The TSA can benefit tremendously if more passengers enrolled in the programs.
The Transportation Security Administration (TSA) provides an essential service that ensures the safety and security of air travelers. But the agency has confronted morale and staffing issues for years—long before the most recent partial federal government shutdown.
The 35-day stalemate stretched the agency’s ability to provide optimum security. There were reports of travel disruptions as officers called out of work in higher numbers due to the financial strain of working without pay. More than 1,700 TSA officers walked off the job permanently, and it is not yet clear if that will have lasting effects on the agency’s staffing.
But there is a simple way to alleviate staffing pressures in the event of another government shutdown: promote and expand the TSA Precheck program and the Registered Traveler Program.
The TSA can benefit tremendously if more passengers enrolled in the programs. TSA Precheck passengers are thoroughly pre-screened and eliminated as security risks, and the security checkpoint process is faster as TSA Precheck passengers need not remove their shoes, jackets, belts, laptops or liquids.
This expedited screening process requires fewer officers, and allows TSA to focus on non-vetted passengers. TSA Precheck is therefore not just about passenger convenience (though that is a happy byproduct); it is about allocating resources on the areas of greatest risk, thereby increasing security overall.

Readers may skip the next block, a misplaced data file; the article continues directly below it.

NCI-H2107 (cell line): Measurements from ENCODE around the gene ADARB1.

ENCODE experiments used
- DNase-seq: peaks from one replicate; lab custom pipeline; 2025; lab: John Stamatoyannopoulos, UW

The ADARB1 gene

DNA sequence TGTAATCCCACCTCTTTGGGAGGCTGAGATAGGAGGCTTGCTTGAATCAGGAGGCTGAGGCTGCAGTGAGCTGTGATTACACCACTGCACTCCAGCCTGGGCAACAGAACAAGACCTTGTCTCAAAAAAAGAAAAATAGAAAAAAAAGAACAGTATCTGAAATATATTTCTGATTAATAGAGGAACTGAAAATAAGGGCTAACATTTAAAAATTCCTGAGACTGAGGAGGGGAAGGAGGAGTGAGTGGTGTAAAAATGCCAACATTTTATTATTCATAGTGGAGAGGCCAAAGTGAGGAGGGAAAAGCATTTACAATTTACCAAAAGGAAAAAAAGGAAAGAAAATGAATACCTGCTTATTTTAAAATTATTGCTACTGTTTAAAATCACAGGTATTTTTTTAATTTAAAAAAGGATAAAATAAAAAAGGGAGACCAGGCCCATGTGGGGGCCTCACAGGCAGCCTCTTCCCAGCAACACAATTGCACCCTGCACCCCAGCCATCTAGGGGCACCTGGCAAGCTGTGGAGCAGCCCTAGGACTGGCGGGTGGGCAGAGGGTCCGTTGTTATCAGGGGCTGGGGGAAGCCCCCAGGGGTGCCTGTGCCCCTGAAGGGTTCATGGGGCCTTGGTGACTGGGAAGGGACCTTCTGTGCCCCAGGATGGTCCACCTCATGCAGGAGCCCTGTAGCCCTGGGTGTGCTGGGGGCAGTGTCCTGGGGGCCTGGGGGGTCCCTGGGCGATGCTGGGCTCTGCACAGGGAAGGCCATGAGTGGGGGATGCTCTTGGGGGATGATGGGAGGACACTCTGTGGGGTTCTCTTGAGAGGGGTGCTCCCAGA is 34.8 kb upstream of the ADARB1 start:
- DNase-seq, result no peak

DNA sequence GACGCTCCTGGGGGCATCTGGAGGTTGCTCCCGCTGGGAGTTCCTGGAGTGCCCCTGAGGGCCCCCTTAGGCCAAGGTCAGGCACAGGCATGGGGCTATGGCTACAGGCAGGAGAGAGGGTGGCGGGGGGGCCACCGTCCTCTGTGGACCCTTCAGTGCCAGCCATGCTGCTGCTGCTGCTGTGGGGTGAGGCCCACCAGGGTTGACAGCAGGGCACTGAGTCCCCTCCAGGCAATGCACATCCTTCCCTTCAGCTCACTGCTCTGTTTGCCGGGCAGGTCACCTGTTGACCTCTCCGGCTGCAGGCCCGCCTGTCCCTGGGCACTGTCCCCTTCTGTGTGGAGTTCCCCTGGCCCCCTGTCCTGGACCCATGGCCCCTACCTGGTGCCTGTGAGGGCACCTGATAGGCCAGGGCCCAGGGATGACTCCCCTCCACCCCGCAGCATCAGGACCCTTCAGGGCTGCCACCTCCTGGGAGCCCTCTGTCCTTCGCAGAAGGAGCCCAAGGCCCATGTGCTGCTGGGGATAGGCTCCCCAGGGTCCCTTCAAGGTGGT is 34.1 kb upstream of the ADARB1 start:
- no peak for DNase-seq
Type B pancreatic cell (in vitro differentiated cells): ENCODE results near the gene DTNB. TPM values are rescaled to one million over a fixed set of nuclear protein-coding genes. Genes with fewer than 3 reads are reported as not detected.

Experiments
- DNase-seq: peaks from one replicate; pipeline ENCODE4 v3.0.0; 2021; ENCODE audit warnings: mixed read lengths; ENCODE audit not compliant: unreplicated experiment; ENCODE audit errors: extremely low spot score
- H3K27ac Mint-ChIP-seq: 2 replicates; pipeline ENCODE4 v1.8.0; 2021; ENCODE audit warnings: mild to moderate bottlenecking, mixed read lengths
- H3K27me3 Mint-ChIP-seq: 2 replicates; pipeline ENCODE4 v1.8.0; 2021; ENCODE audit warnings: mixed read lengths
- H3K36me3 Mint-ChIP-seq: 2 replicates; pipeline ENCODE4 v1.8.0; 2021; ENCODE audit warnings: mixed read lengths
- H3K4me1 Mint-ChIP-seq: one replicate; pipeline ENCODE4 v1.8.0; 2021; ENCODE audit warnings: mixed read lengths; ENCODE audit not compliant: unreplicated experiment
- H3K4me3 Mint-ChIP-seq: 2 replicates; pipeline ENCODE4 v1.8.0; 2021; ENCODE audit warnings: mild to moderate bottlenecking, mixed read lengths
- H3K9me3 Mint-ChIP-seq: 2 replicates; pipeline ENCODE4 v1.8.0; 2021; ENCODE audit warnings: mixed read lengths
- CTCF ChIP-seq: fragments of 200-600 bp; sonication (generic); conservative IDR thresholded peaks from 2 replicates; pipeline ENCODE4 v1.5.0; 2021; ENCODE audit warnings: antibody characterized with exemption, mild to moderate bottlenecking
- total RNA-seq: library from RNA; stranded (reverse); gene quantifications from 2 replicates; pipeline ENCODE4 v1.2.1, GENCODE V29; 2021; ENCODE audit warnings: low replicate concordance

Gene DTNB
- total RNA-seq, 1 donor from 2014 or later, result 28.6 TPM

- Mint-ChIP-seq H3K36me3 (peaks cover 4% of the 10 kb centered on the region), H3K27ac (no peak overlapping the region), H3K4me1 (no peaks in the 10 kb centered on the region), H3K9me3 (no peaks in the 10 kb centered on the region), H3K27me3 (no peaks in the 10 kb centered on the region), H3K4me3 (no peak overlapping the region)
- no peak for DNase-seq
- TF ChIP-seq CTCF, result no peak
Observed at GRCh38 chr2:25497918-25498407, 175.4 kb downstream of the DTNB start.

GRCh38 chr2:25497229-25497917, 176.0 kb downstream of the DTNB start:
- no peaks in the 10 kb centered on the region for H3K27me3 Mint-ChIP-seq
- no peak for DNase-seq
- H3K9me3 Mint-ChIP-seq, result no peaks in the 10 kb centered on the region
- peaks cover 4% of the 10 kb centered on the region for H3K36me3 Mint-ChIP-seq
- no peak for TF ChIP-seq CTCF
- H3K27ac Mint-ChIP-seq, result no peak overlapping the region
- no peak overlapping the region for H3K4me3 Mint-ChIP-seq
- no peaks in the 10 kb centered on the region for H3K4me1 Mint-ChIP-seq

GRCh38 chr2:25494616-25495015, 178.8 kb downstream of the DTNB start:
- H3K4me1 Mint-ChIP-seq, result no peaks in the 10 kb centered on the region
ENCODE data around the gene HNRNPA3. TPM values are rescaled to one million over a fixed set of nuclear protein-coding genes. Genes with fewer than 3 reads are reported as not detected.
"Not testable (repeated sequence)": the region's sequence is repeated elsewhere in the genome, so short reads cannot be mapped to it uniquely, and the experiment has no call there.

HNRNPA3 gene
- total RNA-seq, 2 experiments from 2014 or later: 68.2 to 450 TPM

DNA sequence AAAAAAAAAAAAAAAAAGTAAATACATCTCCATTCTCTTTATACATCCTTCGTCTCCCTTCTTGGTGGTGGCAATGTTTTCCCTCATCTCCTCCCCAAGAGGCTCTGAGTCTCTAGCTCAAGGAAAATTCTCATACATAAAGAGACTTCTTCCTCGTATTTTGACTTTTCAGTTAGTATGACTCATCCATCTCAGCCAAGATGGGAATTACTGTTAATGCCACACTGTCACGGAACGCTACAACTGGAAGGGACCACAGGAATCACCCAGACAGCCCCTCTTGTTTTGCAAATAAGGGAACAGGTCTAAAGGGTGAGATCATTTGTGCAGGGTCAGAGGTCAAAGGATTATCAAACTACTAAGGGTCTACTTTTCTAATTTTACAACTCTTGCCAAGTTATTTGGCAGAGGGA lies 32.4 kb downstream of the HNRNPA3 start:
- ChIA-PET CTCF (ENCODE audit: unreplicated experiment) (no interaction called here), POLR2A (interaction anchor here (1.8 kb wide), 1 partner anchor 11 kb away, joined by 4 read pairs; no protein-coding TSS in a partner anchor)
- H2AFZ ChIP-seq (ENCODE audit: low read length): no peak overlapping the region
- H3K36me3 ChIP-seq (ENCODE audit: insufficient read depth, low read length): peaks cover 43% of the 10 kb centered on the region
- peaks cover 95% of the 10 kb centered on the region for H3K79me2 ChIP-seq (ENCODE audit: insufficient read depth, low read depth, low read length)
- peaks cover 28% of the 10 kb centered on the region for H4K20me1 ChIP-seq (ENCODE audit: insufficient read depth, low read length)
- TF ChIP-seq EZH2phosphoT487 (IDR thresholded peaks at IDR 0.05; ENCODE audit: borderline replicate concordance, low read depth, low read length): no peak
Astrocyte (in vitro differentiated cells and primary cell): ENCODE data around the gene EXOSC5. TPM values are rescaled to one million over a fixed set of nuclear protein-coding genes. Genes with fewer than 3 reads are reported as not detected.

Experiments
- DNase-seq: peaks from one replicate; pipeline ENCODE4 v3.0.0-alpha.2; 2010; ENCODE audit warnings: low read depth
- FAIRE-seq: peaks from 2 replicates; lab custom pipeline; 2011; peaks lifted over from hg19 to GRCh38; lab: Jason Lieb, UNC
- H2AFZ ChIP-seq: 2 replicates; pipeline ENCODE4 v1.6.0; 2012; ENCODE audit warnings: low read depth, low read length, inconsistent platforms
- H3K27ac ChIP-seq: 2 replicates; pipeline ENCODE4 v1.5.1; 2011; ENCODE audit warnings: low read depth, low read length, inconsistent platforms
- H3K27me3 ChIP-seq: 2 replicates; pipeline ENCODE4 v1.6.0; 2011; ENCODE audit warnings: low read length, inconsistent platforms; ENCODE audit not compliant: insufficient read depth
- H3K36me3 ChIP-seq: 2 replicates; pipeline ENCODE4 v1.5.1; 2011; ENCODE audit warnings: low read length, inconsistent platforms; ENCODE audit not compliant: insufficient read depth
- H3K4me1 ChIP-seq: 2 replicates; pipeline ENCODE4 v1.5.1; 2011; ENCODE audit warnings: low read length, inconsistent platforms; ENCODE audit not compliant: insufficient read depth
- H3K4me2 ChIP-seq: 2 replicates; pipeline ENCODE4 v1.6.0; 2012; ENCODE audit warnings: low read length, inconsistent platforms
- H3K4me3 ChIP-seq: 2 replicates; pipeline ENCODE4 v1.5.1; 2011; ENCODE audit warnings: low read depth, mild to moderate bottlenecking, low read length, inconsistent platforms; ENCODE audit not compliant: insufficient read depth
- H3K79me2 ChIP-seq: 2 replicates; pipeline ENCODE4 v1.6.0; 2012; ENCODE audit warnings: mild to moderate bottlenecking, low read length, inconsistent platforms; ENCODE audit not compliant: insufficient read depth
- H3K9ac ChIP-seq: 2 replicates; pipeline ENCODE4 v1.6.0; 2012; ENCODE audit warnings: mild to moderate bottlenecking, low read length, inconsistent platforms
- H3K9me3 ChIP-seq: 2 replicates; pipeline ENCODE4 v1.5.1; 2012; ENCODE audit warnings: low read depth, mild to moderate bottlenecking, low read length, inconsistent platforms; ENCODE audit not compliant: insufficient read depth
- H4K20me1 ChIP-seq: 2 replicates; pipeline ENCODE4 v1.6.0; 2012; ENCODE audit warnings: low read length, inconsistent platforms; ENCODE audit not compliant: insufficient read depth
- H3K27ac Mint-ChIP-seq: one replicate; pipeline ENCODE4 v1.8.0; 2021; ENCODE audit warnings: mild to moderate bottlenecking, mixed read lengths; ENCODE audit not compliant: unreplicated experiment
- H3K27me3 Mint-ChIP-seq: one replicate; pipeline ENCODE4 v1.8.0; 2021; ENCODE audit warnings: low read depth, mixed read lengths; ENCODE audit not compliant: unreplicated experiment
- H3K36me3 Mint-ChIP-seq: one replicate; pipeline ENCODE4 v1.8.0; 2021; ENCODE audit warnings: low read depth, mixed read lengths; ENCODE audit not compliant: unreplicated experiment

U.S. Travel has proposed four specific measures to bolster TSA Precheck enrollment, as detailed this week in a letter to Congress:
- Require TSA to spend more of its unobligated TSA Precheck funding on expedited enrollment efforts.
- Require TSA to offer volume discounts and a streamlined enrollment process.
- Require TSA to allow individuals with security clearances to opt into TSA Precheck.
- Urge TSA to allow enrollees to pay under a subscription model so that the cost of the application better aligns with the benefits received.
Security should not hinge on budget battles in Congress. The TSA can be more effective if more passengers enrolled in TSA Precheck, and increased enrollment eases the burden on valued TSA officers who are stretched thin and short-staffed. U.S. Travel is ready and willing to advise Congress on how to expand TSA Precheck and the Registered Traveler Program and improve the functionality of this important agency.